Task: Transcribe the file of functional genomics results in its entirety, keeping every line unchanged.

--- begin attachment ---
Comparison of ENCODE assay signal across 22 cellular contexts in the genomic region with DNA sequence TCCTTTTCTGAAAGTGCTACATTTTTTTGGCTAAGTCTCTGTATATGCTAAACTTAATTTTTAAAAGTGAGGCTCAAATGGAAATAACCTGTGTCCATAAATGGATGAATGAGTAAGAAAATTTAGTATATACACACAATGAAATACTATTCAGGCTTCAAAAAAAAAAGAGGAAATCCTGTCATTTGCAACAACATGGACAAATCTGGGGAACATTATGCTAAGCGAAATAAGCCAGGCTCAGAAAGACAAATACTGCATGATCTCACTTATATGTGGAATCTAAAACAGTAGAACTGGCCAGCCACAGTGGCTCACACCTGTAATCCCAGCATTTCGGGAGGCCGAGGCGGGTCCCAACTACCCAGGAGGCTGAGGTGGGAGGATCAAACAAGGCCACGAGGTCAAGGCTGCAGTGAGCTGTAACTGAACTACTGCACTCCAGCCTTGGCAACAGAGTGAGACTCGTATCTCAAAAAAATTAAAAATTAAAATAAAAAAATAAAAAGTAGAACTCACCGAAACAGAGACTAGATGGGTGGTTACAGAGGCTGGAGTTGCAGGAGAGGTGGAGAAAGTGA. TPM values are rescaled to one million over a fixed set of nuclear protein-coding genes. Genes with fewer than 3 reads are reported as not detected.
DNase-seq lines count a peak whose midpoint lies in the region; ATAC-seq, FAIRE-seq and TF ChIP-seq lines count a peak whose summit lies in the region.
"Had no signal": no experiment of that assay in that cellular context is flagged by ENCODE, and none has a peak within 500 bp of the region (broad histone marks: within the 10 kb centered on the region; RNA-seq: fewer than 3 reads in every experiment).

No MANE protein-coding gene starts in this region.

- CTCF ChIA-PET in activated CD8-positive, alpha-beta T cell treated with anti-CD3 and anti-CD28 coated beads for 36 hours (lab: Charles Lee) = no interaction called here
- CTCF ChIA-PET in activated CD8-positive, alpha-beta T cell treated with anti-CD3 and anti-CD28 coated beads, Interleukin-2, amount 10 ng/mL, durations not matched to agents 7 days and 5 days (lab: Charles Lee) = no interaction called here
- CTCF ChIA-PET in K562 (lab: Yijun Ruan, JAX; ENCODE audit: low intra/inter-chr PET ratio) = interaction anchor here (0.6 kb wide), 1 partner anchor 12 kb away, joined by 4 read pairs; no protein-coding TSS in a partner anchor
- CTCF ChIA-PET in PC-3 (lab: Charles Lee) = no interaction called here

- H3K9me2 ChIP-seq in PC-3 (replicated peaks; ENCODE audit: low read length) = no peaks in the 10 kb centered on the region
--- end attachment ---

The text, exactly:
Comparison of ENCODE assay signal across 22 cellular contexts in the genomic region with DNA sequence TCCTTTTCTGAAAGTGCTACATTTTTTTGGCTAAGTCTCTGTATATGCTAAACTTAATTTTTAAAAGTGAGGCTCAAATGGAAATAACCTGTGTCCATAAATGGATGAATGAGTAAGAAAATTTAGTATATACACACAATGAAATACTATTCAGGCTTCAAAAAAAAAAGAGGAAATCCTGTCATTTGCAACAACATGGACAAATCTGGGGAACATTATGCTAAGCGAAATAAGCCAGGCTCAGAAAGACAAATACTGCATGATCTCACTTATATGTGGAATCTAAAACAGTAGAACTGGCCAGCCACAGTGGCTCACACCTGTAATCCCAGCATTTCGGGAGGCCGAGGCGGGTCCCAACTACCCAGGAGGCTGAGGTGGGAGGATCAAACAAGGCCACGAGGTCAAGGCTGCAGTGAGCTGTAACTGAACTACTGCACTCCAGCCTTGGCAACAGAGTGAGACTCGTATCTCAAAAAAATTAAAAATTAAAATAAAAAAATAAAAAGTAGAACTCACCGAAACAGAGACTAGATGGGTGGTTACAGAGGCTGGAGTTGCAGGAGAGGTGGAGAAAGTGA. TPM values are rescaled to one million over a fixed set of nuclear protein-coding genes. Genes with fewer than 3 reads are reported as not detected.
DNase-seq lines count a peak whose midpoint lies in the region; ATAC-seq, FAIRE-seq and TF ChIP-seq lines count a peak whose summit lies in the region.
"Had no signal": no experiment of that assay in that cellular context is flagged by ENCODE, and none has a peak within 500 bp of the region (broad histone marks: within the 10 kb centered on the region; RNA-seq: fewer than 3 reads in every experiment).

No MANE protein-coding gene starts in this region.

- CTCF ChIA-PET in activated CD8-positive, alpha-beta T cell treated with anti-CD3 and anti-CD28 coated beads for 36 hours (lab: Charles Lee) = no interaction called here
- CTCF ChIA-PET in activated CD8-positive, alpha-beta T cell treated with anti-CD3 and anti-CD28 coated beads, Interleukin-2, amount 10 ng/mL, durations not matched to agents 7 days and 5 days (lab: Charles Lee) = no interaction called here
- CTCF ChIA-PET in K562 (lab: Yijun Ruan, JAX; ENCODE audit: low intra/inter-chr PET ratio) = interaction anchor here (0.6 kb wide), 1 partner anchor 12 kb away, joined by 4 read pairs; no protein-coding TSS in a partner anchor
- CTCF ChIA-PET in PC-3 (lab: Charles Lee) = no interaction called here

- H3K9me2 ChIP-seq in PC-3 (replicated peaks; ENCODE audit: low read length) = no peaks in the 10 kb centered on the region